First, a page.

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Marcel Duchamp (#110 of 2)

Poster Lab: Shame

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Poster Lab: <em>Shame</em>
Poster Lab: <em>Shame</em>

There’s minimalism, and then there’s a picture of a rumpled bed, which you are certainly intended to believe just witnessed the messy thrusting of Michael Fassbender’s sex addict, Brandon, into whichever conquest he finessed off the subway. The ultimate one sheet (aw, come on, there was no resisting that one), this decidedly unadorned beauty is going to make many billboards and building walls look alternately comfy and pathetic, and for New Yorkers who’ve seen the film, it’s going to make for quite the awkward moment when it’s the first thing viewed after stepping off the 1 train with a new date. “Have you seen that?” the date might ask, and the sudden relief that she hasn’t will wrap around you like a warm blanket.

As easy as it may be to cut this thing down for its near-Duchampian anti-artistry, it may just be the year’s most effective poster, wholly capturing the pitiful mood of the film in question, and taking on more shape and meaning as you look at it. What viewers should know is that it capitalizes on the very best shot of the film (the opening shot), which sees Brandon lying awake on this very bed, half-covered, looking so empty one might peer right through him to the linens. As the camera remains static, he gets up and opens the Venetians, shedding light on the sheets and revealing the film’s title as his daily grind (get it?) is recycled. More than offering the instant suggestion of sex, this image is all about ugly guilt, right down to the trivial, almost childish domestic no-no of failing to make the bed. Its color is as telling as anything else, as Brandon is one blue cat, and though the film isn’t as successful at establishing it, it’s clear here that his bed—or any bed, for that matter—is a hideous, odious villain.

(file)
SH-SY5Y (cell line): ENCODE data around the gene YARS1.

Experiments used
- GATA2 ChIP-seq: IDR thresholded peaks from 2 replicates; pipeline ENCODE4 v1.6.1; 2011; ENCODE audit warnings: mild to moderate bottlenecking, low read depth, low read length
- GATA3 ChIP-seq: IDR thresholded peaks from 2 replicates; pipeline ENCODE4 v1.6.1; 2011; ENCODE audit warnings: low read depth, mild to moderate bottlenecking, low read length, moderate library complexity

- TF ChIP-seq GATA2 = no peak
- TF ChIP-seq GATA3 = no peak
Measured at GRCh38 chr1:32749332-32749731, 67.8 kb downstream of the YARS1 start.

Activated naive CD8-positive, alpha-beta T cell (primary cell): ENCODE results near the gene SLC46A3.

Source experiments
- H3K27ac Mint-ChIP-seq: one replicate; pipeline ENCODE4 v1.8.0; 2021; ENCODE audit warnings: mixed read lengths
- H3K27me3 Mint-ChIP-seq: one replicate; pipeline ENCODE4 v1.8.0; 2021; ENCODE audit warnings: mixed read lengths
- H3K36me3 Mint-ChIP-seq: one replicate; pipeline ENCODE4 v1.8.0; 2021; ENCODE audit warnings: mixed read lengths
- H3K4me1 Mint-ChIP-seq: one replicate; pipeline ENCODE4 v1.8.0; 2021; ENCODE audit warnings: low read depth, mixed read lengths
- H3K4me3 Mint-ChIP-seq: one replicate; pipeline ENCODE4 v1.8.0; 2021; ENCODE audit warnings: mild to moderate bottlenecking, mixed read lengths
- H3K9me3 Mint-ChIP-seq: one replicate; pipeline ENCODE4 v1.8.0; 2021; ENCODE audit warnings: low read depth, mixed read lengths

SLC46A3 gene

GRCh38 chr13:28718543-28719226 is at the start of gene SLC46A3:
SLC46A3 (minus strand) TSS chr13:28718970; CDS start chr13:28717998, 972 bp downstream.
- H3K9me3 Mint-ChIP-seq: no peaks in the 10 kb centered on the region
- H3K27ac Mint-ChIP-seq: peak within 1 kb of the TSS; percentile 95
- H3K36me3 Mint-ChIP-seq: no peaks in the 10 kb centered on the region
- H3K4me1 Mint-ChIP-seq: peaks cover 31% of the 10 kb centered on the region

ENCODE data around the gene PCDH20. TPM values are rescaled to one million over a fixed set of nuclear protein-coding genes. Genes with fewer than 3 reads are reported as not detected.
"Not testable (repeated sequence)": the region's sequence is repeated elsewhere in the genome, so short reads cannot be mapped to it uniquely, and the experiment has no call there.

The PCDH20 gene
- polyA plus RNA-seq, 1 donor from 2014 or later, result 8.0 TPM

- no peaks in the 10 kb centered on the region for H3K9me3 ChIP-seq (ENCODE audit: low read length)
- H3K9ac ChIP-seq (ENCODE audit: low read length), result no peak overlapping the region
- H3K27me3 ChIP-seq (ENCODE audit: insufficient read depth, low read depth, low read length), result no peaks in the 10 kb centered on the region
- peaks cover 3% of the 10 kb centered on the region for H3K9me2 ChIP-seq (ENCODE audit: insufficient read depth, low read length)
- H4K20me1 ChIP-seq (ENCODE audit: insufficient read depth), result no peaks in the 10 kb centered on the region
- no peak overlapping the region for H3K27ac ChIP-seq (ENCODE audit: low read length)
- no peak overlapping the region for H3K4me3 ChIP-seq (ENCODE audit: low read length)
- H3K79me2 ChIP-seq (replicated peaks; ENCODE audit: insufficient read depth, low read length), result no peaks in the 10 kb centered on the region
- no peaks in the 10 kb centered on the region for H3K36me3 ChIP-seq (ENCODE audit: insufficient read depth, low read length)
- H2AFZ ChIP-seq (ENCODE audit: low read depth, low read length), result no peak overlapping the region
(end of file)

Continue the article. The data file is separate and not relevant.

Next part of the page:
DOC NYC 2010 Werner Herzog’s Cave of Forgotten Dreams

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DOC NYC 2010: Cave of Forgotten Dreams
DOC NYC 2010: Cave of Forgotten Dreams

Werner Herzog’s latest documentary, Cave of Forgotten Dreams, is an exploration (in 3D!) of the Chauvet Caves, an area that Herzog identifies, romantically and poetically, as the place “where the modern human soul was awakened.” It would seem like a typically Herzogian grandiose description, if not for its essential accuracy: These caves contain the oldest discovered pictorial depictions to emanate from the human hand. The caves are thus an obvious symbol for the birth of human creativity, for the development of the uniquely human urge to document one’s world and to communicate about it. For an artist like Herzog, this is an irresistible conceit. At one point in this film, a scientist remarks that the difference between the Neanderthal and the more modern, more human successor, the Paleolithic man, was precisely this flowering of creativity in carved icons, cave paintings and even crude musical instruments, like a flute carved out of ivory. Herzog’s film resulted from a rare opportunity to explore these caves, which are jealously protected and sealed off from casual inquiry; normally, only a select few scientists ever get to see the cave interior, and even then only in limited ways.